Basel researchers have discovered a key element that could help the brain regenerate after a stroke.
Researchers at the University of Basel, the University Hospital and University Children’s Hospital of Basel have identified a protein in mice that plays a key role in preventing permanent damage after the brain is deprived of oxygen as in a stroke. Their findings are presented on Wednesdayexternal link in the journal "Nature Communications".
Acute oxygen deficiency to the brain, which can occur at any age, ends in one third of cases with severe disabilities or death.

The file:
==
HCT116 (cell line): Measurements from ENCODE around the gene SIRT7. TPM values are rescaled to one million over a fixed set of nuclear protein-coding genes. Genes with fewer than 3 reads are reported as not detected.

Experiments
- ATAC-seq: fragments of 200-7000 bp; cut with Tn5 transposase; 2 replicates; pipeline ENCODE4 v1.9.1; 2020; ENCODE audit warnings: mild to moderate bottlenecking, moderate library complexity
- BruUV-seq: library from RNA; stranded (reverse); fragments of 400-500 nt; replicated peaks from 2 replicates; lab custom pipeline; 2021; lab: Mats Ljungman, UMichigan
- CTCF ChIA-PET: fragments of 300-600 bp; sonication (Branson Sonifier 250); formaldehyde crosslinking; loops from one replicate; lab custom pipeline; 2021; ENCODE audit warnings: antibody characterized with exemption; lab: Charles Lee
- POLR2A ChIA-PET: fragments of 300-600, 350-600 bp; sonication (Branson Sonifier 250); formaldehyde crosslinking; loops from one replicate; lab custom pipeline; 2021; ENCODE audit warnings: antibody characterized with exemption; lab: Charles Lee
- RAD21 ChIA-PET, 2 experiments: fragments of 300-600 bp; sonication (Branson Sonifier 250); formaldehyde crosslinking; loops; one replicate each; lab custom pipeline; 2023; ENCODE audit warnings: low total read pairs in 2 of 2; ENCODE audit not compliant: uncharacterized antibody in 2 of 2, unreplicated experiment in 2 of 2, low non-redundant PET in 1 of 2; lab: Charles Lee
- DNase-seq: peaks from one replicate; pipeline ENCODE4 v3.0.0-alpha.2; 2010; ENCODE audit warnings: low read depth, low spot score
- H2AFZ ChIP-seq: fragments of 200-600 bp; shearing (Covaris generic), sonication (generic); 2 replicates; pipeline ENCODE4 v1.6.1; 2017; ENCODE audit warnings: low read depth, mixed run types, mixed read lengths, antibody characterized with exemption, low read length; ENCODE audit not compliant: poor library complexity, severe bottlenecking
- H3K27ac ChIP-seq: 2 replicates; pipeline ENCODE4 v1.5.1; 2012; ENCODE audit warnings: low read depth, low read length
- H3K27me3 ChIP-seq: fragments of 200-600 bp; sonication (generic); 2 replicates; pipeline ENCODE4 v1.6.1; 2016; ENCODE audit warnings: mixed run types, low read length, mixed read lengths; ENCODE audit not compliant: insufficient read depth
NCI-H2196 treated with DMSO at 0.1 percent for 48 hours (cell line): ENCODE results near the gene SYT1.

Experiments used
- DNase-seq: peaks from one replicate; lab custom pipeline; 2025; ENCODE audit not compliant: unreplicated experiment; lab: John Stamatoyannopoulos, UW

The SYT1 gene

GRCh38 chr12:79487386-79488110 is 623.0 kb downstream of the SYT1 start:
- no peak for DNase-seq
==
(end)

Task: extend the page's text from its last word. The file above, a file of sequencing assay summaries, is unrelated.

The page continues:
The researchers started from the observation that in infants with severe oxygen deficiency during delivery, permanent damage can be reduced or prevented by cooling their brains to about 33 degrees Celsius. This treatment has side effects that make it difficult to use for adults after a stroke, the researchers said. However, it is possible to use the same signalling pathways as those triggered by cold to protect adults from permanent brain damage.
To this end, the researchers focused on the role of a protein called RBM3, whose production increases in cells exposed to low temperatures. In their study on mice, the scientists were able to demonstrate that RBM3 plays a key role in the survival and proliferation of neural stem cells in the brain after a stroke.